14th Century Citole
Here it is, work day 6. Sunday November 27.
OK, the beast is strung and making music. Yeah!!! It is
strung and tuned Dd, Gg, c, f (the lowest two courses are tuned in
octave - I am not sure I am going to keep it that way, but it does
sound pretty cool). I strung it in fourths because that seems to
be the way instruments from this period were strung and tuned, in the
majority of cases that I have come across in my research.
It is far from finished - but at least I have an idea of what it will
sound like when all the adjustments are made, and it sounds good enough
that I am willing to go ahead and finish it. A moment-of-truth
situation, and the instrument passed.
Still need to do the finish smoothing on the body, the carving of the
falcon head, a new bridge (the temporary maple one is there just to get
an idea of the playability of the instrument, it will be a much
different bridge when finished), finish the rosette, add the saddle and
the other small horn embellishments, finish the trefoil, smooth and oil
finish. But now you can see the basic design of the instrument,.
Here are the tools I used to create the ebony tuning peg shown
here. A rough cut blank, rounded with a rasp, then scraped and
sanded and planed with a sharp razor plane to fit the test block I made
out of an old scrap of maple, tapered with my tapered machinist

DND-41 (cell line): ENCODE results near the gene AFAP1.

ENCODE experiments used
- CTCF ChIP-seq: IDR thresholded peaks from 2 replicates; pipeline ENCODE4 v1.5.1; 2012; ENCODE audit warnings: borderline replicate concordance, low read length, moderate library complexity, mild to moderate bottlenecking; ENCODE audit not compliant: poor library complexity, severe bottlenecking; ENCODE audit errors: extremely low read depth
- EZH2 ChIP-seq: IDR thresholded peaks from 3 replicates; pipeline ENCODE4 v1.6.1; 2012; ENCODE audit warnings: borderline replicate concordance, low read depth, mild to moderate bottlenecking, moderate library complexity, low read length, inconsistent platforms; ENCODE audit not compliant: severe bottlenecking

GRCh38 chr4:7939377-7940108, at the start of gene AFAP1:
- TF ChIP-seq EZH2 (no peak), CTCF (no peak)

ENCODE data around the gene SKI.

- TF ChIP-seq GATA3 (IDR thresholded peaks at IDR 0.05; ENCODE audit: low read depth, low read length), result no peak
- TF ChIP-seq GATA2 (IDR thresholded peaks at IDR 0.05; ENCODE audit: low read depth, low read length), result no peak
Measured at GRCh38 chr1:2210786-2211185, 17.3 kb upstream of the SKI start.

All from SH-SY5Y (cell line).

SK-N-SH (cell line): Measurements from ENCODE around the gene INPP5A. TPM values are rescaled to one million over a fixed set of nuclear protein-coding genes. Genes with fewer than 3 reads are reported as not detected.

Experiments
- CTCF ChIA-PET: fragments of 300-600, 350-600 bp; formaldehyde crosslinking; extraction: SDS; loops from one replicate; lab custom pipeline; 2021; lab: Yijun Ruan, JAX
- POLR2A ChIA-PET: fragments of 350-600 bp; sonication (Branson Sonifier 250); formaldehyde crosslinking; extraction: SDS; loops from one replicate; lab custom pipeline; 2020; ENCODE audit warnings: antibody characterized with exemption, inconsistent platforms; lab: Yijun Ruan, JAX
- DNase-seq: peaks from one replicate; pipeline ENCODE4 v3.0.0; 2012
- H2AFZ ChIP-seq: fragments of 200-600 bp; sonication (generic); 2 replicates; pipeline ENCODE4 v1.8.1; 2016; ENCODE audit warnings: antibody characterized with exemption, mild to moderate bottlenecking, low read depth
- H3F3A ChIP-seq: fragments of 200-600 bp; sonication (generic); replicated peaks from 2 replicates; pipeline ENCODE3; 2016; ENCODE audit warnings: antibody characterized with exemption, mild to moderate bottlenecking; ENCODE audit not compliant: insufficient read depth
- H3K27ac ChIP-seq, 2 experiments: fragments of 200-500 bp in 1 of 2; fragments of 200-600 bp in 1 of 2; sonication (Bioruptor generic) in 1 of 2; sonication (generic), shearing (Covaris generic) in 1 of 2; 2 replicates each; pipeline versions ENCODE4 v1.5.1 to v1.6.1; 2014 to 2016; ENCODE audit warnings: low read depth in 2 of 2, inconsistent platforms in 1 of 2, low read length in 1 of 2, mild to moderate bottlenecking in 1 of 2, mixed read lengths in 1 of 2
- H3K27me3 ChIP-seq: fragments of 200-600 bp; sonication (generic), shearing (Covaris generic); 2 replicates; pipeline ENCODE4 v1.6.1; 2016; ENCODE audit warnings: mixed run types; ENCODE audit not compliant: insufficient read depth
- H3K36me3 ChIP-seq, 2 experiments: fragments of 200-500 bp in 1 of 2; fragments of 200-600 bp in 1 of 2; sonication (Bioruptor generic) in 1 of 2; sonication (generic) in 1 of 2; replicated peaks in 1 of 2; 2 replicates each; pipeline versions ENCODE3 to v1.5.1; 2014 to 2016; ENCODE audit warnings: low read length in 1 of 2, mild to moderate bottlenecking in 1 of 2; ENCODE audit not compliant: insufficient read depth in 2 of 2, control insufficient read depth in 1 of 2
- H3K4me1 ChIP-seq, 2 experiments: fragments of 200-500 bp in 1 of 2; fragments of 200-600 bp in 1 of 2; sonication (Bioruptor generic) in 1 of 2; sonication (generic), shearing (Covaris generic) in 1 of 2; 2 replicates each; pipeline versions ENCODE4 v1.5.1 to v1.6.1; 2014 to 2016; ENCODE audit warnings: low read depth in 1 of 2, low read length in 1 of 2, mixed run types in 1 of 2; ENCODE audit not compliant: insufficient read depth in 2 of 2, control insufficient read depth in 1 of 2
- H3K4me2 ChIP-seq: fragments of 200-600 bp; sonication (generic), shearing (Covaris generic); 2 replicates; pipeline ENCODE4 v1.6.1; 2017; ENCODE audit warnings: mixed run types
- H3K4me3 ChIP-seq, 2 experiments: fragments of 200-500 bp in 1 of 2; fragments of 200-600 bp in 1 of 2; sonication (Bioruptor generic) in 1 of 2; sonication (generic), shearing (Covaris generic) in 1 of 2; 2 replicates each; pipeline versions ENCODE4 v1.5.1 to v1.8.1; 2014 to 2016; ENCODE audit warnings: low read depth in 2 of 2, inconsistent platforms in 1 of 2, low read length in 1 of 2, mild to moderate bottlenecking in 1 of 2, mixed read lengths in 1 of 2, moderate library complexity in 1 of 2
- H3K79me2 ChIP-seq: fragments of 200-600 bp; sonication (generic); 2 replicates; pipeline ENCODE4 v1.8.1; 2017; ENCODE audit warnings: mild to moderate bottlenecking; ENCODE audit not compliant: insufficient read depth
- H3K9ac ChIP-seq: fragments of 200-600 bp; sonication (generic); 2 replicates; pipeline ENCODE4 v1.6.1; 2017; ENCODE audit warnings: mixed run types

reamer. Trial and error to fit.
The stages of the
peg, start to finish.
secret. After cutting a peg by hand, and fitting it, (more than
an hour of work to get the kind of fit that I needed, and one wasted
ebony blank), I decided to simply turn the blanks on my metal lathe
with a compound cross-slide set to match the angle of my reamer.
More efficient, and a great fit.
Here's two pegs in the head of the instrument, the rear peg fit by hand
and the front peg turned on the lathe. Both pegs fit well, but
the second took all of 5 minutes while the first took an hour or so.
Here's the top view, showing the angle I set the pegs at to avoid
having the peg heads interfere with each other, and to allow me access
with a tourn-a-goache (sp) - the tuning wrench so necessary for wooden
peg tuning of this type.
antenna!!! Here's all 6 pegs in place. Time to build the
bridge and tailpiece and string this thing for the first time.
Here's the final
tailpiece and the temporary bridge. I would have had pictures
along the construction of these parts, but my camera decided to
scramble a few images. I will take a picture of the underside of
the tailpiece when I get it unstrung again. The bridge will be
completely different when finished. The solid bridge gives a
strange sound to the 5the string (3rd course). I will be fitting
a footed bridge in the end
Here it is, unfinished but
strung and making music. It sounds good, a little soft but clear,
and responsive. It took a bit of fine-tuning the frets to get
every note, but now it is basically finished. More on the details
and some sound files later, but the instrument will be with me at Kris
Kinder. I am going to take a break now and try to get Conna's
rebec done before Saturday - watch her link in my rebec page for the
construction photos of that instrument.
Amazing - 6 evenings work from start to here. Goes fast when
you have a proper shop, all the materials, a little enthusiasm, lots of
caffeine and a total reckless disregard for your own safety and the
proper use of tools...<grin>.